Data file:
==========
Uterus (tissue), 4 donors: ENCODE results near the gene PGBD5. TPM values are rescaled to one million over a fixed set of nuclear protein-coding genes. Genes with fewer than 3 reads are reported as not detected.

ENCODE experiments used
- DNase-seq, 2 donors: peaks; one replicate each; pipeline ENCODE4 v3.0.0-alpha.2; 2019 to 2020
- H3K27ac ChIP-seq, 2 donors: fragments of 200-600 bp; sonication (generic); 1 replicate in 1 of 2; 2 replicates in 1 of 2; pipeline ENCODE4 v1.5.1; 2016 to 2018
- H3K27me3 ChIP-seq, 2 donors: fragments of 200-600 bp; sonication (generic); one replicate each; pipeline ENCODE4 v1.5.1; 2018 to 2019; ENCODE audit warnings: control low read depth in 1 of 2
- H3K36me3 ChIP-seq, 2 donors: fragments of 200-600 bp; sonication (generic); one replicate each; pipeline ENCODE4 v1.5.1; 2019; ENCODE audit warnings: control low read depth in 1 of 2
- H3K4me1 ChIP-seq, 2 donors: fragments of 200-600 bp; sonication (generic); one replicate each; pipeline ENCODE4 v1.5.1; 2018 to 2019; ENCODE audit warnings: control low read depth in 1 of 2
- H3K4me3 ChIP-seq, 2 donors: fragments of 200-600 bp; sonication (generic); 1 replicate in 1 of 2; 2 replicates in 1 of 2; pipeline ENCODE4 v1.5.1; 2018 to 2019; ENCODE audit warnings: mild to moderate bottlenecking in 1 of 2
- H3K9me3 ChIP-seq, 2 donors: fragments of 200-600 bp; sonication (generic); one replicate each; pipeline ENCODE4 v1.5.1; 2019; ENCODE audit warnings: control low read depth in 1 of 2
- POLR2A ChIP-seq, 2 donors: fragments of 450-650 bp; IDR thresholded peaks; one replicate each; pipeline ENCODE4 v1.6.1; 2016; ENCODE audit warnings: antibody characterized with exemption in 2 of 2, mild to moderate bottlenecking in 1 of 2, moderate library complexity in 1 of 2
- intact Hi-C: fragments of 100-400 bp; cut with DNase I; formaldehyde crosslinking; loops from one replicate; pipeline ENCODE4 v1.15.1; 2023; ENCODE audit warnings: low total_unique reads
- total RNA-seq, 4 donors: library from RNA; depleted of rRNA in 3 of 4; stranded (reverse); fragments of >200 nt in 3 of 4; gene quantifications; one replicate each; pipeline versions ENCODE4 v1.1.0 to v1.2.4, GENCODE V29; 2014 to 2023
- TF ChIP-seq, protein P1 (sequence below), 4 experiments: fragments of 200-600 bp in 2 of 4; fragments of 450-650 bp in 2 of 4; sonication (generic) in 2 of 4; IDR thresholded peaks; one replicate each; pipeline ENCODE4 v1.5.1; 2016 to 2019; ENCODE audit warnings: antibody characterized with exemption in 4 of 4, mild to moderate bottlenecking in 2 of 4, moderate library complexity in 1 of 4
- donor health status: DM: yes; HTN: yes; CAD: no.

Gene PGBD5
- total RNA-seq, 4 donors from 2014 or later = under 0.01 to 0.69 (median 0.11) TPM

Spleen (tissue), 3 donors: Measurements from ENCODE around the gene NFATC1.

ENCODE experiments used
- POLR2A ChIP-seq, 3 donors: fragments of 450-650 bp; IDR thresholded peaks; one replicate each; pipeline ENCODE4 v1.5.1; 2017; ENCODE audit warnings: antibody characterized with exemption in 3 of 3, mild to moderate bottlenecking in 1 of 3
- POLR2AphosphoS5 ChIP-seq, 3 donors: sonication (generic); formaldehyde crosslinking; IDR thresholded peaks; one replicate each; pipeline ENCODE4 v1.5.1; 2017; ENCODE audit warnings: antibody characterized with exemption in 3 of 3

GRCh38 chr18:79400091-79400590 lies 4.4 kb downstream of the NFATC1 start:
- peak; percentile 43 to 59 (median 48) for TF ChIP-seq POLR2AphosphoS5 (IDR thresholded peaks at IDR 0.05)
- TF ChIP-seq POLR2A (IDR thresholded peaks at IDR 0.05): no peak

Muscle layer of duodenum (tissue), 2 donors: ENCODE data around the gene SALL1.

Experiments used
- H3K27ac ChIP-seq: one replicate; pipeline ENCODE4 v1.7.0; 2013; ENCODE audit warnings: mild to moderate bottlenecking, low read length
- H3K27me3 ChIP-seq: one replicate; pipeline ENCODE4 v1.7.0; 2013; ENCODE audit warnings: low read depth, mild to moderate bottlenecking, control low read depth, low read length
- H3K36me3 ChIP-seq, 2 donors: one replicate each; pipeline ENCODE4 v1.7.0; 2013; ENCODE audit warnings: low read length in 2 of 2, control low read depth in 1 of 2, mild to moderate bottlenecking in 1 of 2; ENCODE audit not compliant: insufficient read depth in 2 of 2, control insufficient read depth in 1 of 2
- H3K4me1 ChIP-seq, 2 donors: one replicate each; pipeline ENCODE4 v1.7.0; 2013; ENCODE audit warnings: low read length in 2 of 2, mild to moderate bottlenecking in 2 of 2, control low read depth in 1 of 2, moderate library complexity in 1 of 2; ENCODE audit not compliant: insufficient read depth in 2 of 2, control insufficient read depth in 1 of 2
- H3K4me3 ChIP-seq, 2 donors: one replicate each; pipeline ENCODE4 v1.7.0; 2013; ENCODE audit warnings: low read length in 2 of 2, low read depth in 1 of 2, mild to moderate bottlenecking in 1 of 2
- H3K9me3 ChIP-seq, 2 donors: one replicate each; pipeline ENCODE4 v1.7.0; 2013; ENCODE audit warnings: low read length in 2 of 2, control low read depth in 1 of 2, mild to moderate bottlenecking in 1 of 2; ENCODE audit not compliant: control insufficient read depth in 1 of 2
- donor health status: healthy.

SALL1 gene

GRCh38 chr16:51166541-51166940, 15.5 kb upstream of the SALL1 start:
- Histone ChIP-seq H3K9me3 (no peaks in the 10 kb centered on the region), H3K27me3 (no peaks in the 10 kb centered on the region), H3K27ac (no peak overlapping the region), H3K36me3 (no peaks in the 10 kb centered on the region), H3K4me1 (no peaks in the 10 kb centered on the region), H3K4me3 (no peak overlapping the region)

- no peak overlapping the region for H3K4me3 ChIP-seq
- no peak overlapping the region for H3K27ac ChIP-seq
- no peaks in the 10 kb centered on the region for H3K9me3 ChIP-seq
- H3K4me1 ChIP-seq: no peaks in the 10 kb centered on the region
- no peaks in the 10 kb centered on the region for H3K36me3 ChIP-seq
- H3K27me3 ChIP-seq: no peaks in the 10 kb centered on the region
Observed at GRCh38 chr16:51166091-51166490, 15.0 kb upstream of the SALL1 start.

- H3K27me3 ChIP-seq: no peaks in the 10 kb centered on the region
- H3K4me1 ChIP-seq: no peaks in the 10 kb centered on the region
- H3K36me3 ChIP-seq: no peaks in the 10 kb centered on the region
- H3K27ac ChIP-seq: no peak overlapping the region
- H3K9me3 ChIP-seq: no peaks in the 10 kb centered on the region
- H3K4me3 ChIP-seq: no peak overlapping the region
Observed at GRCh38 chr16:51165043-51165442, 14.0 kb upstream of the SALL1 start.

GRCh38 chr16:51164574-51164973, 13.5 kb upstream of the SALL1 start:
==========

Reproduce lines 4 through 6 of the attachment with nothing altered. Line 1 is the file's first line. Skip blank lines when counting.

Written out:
- H3K27ac ChIP-seq, 2 donors: fragments of 200-600 bp; sonication (generic); 1 replicate in 1 of 2; 2 replicates in 1 of 2; pipeline ENCODE4 v1.5.1; 2016 to 2018
- H3K27me3 ChIP-seq, 2 donors: fragments of 200-600 bp; sonication (generic); one replicate each; pipeline ENCODE4 v1.5.1; 2018 to 2019; ENCODE audit warnings: control low read depth in 1 of 2
- H3K36me3 ChIP-seq, 2 donors: fragments of 200-600 bp; sonication (generic); one replicate each; pipeline ENCODE4 v1.5.1; 2019; ENCODE audit warnings: control low read depth in 1 of 2